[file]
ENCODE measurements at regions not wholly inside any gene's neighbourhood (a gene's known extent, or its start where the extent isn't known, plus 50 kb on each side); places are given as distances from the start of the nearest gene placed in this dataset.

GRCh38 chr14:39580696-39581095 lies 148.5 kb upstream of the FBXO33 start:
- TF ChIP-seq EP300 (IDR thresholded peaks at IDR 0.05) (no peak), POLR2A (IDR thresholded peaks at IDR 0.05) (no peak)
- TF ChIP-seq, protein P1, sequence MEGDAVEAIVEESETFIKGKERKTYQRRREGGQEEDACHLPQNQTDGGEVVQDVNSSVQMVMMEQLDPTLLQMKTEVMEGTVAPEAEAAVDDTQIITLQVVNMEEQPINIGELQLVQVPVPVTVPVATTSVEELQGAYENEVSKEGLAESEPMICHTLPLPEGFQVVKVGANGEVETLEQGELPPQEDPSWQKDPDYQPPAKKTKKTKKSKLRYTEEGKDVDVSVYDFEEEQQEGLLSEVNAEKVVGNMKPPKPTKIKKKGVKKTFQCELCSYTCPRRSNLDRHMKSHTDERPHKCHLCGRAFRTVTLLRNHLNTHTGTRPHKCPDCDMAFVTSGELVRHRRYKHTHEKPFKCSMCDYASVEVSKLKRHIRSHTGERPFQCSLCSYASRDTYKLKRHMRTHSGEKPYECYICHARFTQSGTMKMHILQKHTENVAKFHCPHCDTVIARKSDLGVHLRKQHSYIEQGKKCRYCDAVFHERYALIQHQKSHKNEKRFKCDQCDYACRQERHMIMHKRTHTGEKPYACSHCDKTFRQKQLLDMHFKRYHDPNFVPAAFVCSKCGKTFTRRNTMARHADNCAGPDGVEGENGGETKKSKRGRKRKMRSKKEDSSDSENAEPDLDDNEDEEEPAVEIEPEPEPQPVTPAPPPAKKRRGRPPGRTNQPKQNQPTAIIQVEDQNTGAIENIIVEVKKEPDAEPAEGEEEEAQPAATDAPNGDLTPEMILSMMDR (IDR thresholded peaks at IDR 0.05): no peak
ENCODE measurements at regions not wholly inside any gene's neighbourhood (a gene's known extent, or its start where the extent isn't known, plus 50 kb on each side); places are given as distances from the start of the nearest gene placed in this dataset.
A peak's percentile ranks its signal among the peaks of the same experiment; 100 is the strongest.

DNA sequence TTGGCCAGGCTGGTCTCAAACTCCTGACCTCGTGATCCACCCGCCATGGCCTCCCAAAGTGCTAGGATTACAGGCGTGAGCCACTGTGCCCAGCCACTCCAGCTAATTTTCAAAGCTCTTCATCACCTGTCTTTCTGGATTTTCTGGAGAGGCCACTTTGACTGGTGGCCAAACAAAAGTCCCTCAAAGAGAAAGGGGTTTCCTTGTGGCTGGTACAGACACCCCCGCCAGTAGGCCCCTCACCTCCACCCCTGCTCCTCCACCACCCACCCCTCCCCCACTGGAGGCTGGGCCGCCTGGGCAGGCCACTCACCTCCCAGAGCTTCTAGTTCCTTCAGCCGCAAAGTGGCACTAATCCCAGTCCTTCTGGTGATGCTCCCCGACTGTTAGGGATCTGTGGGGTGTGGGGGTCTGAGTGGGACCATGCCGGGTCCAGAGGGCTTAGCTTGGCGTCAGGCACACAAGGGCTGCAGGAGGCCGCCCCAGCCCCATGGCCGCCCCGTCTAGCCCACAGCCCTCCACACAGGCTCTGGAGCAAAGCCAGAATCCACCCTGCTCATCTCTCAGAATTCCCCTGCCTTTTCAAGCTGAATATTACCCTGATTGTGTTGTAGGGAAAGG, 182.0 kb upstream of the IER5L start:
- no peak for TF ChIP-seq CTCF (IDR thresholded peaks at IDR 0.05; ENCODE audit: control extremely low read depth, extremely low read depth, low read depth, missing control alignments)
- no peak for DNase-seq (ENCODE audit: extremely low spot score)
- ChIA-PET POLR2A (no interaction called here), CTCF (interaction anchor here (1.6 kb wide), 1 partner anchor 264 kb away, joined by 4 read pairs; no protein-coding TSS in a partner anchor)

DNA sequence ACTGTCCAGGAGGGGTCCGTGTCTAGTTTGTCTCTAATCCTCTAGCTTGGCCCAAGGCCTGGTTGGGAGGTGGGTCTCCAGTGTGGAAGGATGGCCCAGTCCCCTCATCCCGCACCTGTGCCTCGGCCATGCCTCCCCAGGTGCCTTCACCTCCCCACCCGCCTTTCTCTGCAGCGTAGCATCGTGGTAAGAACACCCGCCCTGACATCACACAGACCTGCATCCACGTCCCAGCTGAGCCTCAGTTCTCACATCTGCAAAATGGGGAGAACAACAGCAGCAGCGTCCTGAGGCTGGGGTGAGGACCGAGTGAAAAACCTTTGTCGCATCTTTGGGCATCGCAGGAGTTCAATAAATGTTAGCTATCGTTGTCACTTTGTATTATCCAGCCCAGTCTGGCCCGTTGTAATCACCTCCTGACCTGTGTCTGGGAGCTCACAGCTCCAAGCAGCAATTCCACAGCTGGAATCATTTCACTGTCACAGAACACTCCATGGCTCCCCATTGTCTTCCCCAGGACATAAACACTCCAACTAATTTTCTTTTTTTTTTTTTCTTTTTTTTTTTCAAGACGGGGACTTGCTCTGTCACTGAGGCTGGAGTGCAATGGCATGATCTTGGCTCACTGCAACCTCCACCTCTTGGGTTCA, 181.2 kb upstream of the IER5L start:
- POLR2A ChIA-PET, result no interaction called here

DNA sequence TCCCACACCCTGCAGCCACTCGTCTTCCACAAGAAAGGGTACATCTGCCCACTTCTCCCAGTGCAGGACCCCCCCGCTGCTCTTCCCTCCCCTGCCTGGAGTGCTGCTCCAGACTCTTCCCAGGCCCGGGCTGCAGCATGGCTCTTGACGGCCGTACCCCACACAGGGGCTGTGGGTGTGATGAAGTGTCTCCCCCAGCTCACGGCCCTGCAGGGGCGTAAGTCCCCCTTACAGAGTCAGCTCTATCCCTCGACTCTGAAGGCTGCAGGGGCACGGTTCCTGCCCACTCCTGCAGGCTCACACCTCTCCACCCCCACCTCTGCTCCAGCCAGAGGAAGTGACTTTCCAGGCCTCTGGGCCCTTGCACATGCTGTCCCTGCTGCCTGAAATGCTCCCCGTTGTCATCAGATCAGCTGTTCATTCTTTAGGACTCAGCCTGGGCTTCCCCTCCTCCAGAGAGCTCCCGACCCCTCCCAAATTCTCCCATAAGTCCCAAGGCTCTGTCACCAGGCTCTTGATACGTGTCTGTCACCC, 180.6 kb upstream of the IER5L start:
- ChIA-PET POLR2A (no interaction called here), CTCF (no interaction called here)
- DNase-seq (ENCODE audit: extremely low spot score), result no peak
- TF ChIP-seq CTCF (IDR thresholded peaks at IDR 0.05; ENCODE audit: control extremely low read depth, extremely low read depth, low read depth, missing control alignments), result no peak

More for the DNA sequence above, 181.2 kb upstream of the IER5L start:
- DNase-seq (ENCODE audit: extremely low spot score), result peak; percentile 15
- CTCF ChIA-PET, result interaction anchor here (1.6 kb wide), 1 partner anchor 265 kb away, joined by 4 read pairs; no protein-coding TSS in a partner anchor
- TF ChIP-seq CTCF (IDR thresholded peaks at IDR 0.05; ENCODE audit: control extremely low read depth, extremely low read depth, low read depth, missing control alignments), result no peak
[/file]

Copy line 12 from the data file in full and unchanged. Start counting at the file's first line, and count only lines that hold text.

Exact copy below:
- POLR2A ChIA-PET, result no interaction called here